Forums for the Business Analyst

 
  Modern Analyst Forums  Business and Sy...  Business Proces...  Swimlane Diagram Best Practice
Previous Previous
 
Next Next
New Post 12/25/2013 9:02 AM
User is offline remedina
1 posts
No Ranking


Swimlane Diagram Best Practice 

Hi! I am a new member to this forum and I am excited about it.  My background is in electrical engineering, but I have spent most of my recent years working as project manager.  I am working as project manager on a software system development project and a person in the group has developed a swimlane diagram to depict the expected new process.  This person has included the new information system as one lane (or actor) in the diagram.  Is this considered a good practice or should the swimlane diagram include only lanes for system users?  Thanks.

 
New Post 12/28/2013 12:57 AM
User is offline Kimbo
454 posts
5th Level Poster


Re: Swimlane Diagram Best Practice 

 Hi,

Swimlanes are for actors that interact with your system. An actor can be a user role or a system.

But the most important thing is that they are actors that interact with your system, so by definition, you cannot have the system itself as an actor i.e. swimlane. Very important point and a common error. So your colleague is wrong.

Kimbo

 
New Post 2/4/2014 7:18 AM
User is offline Steve Orr
1 posts
No Ranking


Re: Swimlane Diagram Best Practice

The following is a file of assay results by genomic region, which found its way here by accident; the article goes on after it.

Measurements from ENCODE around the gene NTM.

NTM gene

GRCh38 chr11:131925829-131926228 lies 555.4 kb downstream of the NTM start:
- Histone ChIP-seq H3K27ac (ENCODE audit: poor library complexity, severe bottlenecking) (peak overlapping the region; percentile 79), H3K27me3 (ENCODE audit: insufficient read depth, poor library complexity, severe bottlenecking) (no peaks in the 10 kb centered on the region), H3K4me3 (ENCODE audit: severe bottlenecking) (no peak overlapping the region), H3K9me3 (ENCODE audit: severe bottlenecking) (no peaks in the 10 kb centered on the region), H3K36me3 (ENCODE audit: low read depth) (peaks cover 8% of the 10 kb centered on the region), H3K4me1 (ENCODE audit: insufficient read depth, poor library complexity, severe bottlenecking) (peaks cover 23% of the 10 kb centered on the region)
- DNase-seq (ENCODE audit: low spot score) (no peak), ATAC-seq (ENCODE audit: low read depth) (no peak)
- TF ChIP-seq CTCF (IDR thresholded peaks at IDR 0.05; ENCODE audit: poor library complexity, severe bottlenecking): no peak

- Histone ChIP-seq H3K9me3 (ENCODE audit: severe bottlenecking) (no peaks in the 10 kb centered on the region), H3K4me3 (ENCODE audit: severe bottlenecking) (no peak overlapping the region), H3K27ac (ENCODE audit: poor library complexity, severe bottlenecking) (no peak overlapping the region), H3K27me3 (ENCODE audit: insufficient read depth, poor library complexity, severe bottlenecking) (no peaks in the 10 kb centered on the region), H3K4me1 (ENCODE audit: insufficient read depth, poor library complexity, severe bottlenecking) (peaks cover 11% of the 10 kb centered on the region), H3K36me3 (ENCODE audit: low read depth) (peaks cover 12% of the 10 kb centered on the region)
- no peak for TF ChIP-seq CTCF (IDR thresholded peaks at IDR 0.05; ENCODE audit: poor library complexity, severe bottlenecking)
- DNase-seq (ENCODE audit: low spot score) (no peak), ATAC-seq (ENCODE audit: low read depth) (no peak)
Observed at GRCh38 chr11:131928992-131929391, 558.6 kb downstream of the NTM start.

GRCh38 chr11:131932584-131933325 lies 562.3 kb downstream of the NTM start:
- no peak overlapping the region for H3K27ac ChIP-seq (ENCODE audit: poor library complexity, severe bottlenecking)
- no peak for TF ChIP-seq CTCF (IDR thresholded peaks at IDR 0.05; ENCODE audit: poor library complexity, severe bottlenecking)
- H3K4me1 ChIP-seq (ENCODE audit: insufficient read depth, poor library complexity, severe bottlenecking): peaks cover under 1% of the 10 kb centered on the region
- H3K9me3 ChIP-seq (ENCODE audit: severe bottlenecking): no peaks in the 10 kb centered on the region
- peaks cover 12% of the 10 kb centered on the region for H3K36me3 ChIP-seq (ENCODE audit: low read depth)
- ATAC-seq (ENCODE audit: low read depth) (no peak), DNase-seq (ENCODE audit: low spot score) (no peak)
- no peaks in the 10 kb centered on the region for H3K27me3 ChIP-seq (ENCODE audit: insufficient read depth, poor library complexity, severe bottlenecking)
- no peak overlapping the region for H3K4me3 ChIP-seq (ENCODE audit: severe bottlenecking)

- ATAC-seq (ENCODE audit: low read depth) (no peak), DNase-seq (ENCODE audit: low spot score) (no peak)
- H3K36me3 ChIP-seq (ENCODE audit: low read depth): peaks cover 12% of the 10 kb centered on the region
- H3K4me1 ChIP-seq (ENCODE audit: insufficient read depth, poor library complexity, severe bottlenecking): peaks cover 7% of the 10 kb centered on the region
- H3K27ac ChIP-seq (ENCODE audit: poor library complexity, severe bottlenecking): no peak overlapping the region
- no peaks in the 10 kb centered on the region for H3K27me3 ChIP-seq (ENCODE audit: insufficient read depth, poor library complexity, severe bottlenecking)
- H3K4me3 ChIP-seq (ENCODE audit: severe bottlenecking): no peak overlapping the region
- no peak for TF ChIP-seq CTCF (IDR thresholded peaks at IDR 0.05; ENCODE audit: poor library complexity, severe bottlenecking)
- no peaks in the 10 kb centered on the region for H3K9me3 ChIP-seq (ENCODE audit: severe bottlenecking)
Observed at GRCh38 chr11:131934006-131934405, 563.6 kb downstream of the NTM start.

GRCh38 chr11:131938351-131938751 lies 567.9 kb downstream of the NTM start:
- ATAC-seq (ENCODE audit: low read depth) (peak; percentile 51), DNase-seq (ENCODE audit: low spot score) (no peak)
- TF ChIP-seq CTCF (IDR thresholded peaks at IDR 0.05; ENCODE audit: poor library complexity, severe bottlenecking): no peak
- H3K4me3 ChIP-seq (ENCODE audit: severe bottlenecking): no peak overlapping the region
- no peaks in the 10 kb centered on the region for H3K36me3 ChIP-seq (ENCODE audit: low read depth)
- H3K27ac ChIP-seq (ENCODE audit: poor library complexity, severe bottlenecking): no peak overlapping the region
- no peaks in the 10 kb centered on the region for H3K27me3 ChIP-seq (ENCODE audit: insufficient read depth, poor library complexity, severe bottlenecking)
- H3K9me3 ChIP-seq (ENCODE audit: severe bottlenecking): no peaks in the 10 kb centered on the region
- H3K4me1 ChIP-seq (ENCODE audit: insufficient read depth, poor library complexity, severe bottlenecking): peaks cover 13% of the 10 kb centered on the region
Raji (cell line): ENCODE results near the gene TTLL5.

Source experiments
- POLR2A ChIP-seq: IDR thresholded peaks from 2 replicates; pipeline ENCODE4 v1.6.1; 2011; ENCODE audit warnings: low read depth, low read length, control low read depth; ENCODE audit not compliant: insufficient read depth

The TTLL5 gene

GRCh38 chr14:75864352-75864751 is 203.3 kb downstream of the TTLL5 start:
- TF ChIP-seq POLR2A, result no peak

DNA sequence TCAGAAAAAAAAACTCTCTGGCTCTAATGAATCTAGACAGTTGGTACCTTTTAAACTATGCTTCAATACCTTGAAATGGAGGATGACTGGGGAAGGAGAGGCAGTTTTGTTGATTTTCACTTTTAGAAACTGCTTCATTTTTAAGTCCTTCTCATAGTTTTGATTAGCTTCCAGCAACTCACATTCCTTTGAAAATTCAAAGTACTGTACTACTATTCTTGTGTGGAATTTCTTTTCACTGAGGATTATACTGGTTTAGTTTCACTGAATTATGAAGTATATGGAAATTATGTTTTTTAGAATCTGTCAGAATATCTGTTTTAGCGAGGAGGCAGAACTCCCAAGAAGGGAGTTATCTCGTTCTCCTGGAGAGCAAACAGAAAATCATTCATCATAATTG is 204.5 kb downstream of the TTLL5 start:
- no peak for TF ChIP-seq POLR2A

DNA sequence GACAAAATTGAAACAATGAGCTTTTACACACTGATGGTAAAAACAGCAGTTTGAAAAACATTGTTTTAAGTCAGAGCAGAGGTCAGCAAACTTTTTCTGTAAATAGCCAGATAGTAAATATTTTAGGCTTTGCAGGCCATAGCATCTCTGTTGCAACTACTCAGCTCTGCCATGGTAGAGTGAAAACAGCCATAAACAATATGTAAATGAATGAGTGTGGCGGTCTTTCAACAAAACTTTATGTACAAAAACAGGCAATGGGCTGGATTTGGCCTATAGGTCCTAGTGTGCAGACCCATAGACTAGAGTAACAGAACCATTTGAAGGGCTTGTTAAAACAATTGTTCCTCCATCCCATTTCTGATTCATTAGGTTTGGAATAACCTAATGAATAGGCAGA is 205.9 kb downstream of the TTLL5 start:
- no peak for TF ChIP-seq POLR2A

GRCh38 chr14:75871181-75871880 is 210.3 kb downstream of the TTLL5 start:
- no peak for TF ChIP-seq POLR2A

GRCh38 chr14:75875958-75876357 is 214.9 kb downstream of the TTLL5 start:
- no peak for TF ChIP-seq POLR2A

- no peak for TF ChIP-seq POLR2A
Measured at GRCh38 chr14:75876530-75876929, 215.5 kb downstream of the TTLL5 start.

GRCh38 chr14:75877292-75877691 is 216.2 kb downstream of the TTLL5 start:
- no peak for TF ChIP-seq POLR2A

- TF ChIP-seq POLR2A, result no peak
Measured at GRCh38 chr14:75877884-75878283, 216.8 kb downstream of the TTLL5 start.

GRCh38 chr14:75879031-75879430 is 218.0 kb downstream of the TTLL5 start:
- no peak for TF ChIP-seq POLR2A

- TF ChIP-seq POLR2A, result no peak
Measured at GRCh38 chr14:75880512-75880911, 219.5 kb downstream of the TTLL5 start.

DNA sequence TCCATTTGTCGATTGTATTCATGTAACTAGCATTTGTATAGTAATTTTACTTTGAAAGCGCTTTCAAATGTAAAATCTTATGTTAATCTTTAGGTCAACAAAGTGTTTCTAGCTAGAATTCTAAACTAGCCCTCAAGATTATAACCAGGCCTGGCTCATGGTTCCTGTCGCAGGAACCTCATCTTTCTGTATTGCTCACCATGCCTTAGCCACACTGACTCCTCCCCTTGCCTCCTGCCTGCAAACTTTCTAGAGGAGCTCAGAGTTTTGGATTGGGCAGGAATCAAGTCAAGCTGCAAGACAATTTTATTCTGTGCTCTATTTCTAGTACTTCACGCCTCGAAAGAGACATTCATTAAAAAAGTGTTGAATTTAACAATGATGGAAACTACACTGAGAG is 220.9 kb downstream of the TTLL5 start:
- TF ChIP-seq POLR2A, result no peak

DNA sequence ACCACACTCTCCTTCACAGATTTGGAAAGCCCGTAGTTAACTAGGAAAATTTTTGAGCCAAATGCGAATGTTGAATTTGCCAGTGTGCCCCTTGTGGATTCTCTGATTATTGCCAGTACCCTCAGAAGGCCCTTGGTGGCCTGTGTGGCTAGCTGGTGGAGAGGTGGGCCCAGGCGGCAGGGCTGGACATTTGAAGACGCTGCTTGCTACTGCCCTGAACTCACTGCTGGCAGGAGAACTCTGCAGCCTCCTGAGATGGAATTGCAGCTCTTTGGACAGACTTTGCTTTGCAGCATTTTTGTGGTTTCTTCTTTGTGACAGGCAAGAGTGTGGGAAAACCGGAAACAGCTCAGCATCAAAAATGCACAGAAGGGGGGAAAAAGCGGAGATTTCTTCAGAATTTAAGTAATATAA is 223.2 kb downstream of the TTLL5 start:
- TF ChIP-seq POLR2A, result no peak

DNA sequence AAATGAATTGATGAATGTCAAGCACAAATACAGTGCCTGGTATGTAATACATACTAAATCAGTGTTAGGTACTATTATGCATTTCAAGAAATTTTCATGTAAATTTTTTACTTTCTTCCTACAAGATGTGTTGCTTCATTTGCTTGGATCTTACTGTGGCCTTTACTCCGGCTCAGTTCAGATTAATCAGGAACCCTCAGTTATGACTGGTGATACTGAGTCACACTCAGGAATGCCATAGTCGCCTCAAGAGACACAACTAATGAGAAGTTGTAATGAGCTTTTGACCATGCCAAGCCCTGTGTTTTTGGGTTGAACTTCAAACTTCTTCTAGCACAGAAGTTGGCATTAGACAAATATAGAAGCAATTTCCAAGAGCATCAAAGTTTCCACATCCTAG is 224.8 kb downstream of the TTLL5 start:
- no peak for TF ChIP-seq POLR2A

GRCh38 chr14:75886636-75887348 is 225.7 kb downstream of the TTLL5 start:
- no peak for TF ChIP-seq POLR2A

You may like to check out Alec Sharp, one of the foremost authors and consultants in the area of process models. See for example his book, Workflow Modelling.

If you are using the swimlane technique to model business processes, then each role (actor) gets their own swimlane; actors are the roles that complete the steps (tasks) in the business process; they may or may not use online computer applications to support their work. If they do use online computer applications, then we can refer to the system or application in the task name. However, Alec points out that an alternative representation is to have a 'systems' swimlane, as your colleague has described.  

If the computer application is run in batch mode, rather than online, then it is normal to represent this as a swimlane on a swimlane diagram. Following on from this, it is normal for devices such as IVRs to have their own swimlanes.

More generally we can represent the interaction between an actor and a computer application with a use case.  A use case actually represents a service or goal for an actor but generally they are used where that service is imlemented as a computer application. When I create swimlane diagrams I like to use post it notes, labelled with the name of a use case, and position the post-it inside the rectangle representing the task; this is an 'unofficial' approach but it neatly demonstrates where a use case (computer application) supports a task. It is of course possible to have more than one use case supporting a single task.

We can of course also use 'user stories' to describe the support needed by an actor involved in a business task.